At this point we all know that the Mazda MX-5 Miata is a very special car. Despite four generations and 30 years in the books, it is one of the last enthusiasts’ cars left that remains pure to its original mission — to provide a superbly engaging driving experience that connects you to your car. For its 30th anniversary, our friends at Savage Geese have created a wonderful five-part documentary chronicling the development of this singular machine. If you already love Miatas, you’ll love them even more after watching it; if you don’t, this may just nudge you into the Miata cult.
Episode one is a preview that sets the stage for three chapters, one each for generations NA to NC. The videos interview a few of the individuals responsible for the Miata, including Tom Matano, James Kilbourne, Ken Sayward, and Dave Coleman. Hearing them speak about how the car came to be, it really hits home the fact that it was a dream team of passionate enthusiasts, not beancounters or marketers, who made the Miata what it is.
The team was given a ridiculous amount of freedom to create what they wanted. It was exactly the right people, time, corporate climate, and general automotive zeitgeist, a perfect storm. I’ve owned six NA Miatas, including one that I kept for 25 years, and this brought back many memories. This chapter shows just how magical it was, the way the team was able to coalesce and create an legend.
It also features the Mariner Blue serial number 00014, the earliest Miata in Mazda’s collection. Back when we drove it for our 25 Year Club retrospective, it had 8,303 miles. In five years it gained just 900, and it’s good to see that it’s still running strong.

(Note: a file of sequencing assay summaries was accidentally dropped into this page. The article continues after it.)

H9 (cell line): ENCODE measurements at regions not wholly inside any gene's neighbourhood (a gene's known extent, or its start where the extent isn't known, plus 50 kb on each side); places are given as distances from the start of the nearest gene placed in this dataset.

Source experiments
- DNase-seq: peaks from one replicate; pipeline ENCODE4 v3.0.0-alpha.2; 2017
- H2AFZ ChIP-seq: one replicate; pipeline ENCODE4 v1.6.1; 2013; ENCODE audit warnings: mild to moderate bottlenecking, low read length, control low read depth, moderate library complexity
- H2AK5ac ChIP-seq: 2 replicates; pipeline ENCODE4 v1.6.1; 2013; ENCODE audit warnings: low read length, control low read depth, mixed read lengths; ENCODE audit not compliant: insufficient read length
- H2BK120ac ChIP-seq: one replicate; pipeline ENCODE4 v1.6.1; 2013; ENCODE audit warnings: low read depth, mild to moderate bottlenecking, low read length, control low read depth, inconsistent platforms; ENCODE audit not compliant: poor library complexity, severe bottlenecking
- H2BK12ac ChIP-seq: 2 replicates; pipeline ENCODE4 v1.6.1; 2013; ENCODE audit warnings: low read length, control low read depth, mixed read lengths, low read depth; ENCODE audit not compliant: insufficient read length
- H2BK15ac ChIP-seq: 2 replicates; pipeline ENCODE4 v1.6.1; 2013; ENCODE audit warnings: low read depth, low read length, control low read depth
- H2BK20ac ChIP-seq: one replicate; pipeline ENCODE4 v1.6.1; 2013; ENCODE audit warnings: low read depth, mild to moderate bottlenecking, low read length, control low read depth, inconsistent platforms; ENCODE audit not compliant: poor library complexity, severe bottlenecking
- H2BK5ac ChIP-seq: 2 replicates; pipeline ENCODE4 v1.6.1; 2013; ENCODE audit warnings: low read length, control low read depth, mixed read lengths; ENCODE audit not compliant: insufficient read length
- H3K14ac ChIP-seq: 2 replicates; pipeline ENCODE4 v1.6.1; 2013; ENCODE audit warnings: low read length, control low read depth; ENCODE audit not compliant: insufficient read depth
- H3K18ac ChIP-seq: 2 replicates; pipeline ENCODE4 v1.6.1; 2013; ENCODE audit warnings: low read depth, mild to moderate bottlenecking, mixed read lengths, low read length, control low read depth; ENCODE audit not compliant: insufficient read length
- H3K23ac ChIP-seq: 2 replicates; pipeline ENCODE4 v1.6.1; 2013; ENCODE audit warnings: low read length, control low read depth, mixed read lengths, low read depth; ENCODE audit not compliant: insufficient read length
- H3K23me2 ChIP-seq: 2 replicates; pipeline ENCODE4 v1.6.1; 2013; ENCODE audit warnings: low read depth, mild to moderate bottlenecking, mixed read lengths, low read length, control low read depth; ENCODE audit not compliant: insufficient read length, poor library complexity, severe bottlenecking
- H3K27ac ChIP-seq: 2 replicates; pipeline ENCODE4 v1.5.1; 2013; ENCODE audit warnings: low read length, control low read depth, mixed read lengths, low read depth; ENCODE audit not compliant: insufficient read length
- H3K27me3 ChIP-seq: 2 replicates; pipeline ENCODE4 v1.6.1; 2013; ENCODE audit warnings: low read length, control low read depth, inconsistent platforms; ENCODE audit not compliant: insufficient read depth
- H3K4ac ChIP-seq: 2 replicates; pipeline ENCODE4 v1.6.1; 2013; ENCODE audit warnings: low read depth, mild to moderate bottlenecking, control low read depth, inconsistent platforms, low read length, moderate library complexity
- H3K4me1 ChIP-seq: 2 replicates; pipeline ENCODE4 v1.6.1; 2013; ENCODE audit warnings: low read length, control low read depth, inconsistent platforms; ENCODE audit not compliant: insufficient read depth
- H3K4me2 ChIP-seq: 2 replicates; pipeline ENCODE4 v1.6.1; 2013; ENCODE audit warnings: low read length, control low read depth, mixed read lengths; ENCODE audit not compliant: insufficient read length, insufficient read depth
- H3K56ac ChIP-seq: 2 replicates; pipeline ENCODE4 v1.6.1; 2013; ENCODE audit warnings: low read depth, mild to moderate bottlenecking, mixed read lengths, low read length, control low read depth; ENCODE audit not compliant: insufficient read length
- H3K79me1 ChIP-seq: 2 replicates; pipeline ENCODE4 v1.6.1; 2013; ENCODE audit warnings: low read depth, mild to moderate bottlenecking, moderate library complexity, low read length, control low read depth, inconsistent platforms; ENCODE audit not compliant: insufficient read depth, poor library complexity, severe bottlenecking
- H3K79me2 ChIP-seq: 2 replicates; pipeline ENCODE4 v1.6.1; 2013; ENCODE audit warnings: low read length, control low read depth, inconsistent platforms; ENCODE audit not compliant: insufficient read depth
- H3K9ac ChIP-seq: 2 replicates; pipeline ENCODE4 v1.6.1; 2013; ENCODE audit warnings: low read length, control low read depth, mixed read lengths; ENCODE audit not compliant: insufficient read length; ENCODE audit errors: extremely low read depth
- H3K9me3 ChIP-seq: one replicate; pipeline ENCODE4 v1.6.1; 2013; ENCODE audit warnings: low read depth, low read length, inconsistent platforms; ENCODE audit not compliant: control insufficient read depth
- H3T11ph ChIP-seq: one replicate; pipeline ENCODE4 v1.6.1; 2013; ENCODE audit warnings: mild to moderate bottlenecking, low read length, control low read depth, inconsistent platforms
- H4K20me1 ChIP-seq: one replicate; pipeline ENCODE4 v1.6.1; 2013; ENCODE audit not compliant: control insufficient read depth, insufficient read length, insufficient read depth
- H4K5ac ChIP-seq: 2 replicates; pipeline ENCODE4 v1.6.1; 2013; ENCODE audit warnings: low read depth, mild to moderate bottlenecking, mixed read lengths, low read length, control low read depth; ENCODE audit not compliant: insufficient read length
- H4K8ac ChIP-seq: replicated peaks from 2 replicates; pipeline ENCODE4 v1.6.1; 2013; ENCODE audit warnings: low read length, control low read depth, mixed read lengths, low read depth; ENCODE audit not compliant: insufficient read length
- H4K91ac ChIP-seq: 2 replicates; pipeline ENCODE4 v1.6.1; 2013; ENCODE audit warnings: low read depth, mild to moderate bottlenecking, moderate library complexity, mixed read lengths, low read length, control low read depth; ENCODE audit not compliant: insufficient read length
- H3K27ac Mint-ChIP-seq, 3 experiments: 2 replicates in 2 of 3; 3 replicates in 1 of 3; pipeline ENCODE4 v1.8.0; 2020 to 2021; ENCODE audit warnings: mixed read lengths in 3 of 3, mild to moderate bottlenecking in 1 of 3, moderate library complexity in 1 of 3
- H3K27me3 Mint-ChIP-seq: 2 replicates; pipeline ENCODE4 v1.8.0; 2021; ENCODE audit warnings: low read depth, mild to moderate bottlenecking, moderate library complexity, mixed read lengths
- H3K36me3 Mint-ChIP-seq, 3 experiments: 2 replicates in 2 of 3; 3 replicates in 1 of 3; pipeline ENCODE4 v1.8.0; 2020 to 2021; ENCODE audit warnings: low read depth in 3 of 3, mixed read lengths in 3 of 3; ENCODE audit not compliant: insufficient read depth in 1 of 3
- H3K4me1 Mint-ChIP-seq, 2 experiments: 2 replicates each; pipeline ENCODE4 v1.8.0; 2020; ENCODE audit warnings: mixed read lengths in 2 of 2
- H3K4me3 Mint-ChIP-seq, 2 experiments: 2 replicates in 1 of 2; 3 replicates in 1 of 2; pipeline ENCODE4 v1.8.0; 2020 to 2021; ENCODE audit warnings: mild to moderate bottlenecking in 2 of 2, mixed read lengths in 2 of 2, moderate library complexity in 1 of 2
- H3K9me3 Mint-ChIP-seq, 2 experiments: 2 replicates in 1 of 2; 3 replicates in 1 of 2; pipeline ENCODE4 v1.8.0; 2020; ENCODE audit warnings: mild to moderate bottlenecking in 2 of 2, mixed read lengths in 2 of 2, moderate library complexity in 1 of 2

In the NB chapter, Ken Sayward shares amusing anecdotes about his time working on the design team of the second-gen. While still working for his previous job at Chrysler, he bought an NA and got a good ribbing from his colleagues. At the time, the Chrysler LeBaron was considered the market leader.
After moving to Mazda, Ken was tasked with working on the NB, and challenging task considering the NA had become an instant icon. By then, having seen the success of the Miata, every automaker was developing a convertible of some sort — the Audi TT, Porsche Boxster, Honda S2000, BMW Z3, Mercedes SLK, Mitsubishi Eclipse Spyder, Saturn Sky, the list goes on and on. Each one thought they would beat the Miata at its own game, but the video explains why they never could, and why the Miata is still the best-selling roadster of all time.
Created under a period of Ford ownership of Mazda, the NC was beleaguered with business constraints that probably would have killed off the car in any other company. Chassis engineer Dave Coleman dives deep on all the ways the team was able to keep the NC true to the Miata lineage despite pressures from above. The NC is by far the most controversial Miata, but even purists will probably come away from this episode with a newfound appreciation for the chassis.
[UPDATE: Episode 5 just released.]
As Tom Matano says, the team knew they had something special. They were out to create more than just a car, and already had plans to establish a Miata club. They wanted to create more than just the “hardware,” as he calls it, but a “culture.” It’s clear they’ve succeeded.
These are just a few of the insights included in the documentary. Beautifully shot and chock-full of information, if you love cars this series is definitely worth watching.